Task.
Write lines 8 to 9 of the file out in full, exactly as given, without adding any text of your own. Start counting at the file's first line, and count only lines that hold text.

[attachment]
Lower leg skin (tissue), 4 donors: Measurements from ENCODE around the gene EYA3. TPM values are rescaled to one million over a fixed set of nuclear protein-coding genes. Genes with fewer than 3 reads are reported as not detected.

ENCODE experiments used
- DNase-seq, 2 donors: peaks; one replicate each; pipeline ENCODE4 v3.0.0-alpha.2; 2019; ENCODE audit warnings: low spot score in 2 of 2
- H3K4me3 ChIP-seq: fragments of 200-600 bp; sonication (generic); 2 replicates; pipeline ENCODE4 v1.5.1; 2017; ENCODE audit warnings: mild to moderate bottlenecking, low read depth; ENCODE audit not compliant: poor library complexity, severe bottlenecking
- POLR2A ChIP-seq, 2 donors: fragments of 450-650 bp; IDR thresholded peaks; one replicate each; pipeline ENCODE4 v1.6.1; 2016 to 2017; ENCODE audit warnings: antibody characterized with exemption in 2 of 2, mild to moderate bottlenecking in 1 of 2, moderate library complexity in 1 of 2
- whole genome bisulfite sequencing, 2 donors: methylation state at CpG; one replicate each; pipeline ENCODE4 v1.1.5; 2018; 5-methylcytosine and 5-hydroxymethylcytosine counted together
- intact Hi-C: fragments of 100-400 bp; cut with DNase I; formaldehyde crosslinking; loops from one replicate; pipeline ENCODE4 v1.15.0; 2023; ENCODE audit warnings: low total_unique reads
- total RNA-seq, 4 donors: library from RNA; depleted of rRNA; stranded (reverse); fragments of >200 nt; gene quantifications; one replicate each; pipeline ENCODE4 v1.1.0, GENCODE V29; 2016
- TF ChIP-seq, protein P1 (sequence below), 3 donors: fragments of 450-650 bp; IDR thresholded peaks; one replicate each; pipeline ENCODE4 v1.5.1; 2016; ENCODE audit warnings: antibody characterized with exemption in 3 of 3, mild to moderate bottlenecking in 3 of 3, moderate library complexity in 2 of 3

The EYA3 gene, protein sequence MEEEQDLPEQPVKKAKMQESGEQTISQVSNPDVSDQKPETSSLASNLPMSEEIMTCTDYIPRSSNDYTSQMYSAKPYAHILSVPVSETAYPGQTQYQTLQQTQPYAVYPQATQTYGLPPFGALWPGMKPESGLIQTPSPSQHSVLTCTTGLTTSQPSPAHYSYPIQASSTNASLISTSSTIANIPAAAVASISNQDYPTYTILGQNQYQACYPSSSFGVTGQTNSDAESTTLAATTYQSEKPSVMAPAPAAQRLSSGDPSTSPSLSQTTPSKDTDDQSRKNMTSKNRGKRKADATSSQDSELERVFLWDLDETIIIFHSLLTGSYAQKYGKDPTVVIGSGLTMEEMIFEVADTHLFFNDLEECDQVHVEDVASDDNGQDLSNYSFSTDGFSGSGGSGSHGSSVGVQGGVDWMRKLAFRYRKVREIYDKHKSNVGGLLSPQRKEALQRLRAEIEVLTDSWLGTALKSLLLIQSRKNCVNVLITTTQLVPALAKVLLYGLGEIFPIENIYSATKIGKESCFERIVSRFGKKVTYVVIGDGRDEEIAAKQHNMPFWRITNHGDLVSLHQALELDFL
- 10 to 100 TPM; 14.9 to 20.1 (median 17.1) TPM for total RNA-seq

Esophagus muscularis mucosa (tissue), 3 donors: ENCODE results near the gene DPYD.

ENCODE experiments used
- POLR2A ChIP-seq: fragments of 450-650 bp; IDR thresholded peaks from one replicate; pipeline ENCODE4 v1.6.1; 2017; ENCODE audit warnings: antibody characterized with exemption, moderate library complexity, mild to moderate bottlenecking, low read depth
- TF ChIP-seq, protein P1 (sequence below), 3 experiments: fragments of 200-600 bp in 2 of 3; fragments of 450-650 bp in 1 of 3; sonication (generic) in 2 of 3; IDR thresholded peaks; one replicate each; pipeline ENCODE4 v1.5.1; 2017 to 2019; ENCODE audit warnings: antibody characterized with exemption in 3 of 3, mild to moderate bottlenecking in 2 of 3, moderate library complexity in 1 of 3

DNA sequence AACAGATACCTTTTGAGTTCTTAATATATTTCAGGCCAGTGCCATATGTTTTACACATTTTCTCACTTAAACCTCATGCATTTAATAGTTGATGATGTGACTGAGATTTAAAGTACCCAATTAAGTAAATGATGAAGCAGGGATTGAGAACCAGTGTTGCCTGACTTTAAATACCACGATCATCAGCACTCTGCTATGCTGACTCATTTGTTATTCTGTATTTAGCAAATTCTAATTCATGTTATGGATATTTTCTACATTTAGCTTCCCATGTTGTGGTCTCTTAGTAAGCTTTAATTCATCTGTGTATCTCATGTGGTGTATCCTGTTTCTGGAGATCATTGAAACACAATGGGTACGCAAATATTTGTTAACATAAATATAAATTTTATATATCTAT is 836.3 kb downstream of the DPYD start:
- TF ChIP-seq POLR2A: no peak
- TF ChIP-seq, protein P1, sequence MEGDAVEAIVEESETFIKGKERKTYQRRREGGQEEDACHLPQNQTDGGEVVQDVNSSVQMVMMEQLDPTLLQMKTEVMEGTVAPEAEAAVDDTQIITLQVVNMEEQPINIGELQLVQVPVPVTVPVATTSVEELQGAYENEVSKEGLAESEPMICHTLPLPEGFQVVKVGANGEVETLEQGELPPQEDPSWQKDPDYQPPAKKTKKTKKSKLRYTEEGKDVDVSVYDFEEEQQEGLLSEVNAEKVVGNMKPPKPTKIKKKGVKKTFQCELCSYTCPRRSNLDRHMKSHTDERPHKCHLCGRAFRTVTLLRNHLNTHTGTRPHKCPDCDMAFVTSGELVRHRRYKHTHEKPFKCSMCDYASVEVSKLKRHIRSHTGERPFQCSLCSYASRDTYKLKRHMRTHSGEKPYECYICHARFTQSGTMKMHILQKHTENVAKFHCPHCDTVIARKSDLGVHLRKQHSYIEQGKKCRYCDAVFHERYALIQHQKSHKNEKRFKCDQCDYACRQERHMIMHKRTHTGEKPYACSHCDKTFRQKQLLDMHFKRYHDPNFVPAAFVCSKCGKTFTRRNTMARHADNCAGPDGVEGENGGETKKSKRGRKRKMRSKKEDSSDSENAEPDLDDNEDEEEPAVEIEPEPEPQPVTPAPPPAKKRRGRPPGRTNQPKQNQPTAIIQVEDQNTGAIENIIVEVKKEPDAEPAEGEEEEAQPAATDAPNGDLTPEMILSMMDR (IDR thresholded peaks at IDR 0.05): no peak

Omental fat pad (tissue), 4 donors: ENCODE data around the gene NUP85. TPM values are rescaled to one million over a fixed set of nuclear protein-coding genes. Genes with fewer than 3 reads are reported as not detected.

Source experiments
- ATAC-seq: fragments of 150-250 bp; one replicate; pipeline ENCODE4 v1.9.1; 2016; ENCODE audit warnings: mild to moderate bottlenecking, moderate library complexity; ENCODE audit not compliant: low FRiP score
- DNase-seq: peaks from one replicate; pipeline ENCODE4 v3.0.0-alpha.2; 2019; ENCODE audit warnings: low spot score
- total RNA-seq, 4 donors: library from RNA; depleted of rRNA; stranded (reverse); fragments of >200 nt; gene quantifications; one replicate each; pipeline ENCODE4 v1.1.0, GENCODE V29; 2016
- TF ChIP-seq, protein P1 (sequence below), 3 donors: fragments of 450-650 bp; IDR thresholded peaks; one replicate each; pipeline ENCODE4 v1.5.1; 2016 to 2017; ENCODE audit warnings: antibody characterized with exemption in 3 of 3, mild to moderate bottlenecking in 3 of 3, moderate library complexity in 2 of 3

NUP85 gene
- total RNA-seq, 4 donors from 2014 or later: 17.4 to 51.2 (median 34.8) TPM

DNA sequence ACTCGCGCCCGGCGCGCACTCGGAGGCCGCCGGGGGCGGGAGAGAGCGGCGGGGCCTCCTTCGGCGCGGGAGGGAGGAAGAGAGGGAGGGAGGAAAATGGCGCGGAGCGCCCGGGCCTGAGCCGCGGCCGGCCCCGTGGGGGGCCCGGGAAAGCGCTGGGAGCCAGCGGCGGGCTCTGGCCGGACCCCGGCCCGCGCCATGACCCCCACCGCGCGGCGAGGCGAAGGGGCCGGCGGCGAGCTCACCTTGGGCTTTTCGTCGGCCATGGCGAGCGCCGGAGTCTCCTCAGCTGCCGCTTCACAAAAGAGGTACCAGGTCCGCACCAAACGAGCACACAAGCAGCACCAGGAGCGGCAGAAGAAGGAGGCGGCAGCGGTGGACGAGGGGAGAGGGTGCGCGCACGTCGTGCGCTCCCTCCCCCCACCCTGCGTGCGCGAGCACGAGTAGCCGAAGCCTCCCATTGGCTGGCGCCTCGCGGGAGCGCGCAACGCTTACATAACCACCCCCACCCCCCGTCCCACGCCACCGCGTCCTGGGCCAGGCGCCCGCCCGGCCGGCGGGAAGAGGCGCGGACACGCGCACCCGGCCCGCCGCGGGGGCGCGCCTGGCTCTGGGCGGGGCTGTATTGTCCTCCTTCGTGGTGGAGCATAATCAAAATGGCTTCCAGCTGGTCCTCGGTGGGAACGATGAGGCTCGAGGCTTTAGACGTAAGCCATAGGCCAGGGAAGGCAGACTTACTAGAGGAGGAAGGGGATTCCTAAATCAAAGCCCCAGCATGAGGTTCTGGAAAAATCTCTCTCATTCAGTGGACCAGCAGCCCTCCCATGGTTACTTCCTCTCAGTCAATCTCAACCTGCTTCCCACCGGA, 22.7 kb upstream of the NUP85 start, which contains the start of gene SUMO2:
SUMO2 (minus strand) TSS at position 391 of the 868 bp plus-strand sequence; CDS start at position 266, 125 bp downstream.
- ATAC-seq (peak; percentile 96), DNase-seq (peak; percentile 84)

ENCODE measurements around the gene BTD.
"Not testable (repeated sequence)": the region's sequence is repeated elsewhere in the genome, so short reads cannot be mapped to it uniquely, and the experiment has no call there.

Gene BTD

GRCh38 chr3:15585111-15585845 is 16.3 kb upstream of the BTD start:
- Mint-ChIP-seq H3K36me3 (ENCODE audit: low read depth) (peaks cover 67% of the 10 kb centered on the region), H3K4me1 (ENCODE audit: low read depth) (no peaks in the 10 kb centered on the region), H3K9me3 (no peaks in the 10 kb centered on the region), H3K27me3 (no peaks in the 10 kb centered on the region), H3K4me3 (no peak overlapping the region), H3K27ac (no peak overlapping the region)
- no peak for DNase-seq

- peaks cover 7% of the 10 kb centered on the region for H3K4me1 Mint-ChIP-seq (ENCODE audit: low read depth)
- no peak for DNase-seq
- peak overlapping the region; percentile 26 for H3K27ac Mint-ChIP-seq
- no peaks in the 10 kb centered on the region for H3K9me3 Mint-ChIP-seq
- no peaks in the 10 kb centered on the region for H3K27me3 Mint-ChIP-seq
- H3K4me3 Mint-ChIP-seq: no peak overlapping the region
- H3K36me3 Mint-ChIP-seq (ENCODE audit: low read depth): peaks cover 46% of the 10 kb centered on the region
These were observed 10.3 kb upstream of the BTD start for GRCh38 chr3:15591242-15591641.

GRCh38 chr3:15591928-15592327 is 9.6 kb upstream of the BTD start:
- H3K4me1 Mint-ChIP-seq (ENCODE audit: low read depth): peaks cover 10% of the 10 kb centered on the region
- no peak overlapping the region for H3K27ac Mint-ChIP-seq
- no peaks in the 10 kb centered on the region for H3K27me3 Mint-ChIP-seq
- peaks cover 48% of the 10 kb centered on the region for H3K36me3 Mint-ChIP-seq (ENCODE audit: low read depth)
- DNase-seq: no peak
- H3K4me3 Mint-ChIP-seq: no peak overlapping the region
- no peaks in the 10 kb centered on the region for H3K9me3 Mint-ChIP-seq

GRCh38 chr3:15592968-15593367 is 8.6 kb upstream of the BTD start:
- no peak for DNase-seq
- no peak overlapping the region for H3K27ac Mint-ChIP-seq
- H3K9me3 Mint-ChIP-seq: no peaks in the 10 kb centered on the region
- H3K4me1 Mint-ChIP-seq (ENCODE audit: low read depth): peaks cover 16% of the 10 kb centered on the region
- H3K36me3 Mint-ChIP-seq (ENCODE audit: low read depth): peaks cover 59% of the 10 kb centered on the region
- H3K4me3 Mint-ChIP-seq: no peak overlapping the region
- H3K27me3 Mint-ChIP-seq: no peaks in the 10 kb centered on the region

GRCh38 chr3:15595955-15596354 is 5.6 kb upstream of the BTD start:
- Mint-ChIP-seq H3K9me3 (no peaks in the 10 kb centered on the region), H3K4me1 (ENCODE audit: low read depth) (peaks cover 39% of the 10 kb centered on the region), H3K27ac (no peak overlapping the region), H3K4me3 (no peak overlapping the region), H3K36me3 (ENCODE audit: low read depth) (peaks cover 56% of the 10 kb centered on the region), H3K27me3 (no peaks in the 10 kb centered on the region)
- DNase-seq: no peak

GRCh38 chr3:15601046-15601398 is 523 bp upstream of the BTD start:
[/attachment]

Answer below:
- total RNA-seq, 4 donors: library from RNA; depleted of rRNA; stranded (reverse); fragments of >200 nt; gene quantifications; one replicate each; pipeline ENCODE4 v1.1.0, GENCODE V29; 2016
- TF ChIP-seq, protein P1 (sequence below), 3 donors: fragments of 450-650 bp; IDR thresholded peaks; one replicate each; pipeline ENCODE4 v1.5.1; 2016; ENCODE audit warnings: antibody characterized with exemption in 3 of 3, mild to moderate bottlenecking in 3 of 3, moderate library complexity in 2 of 3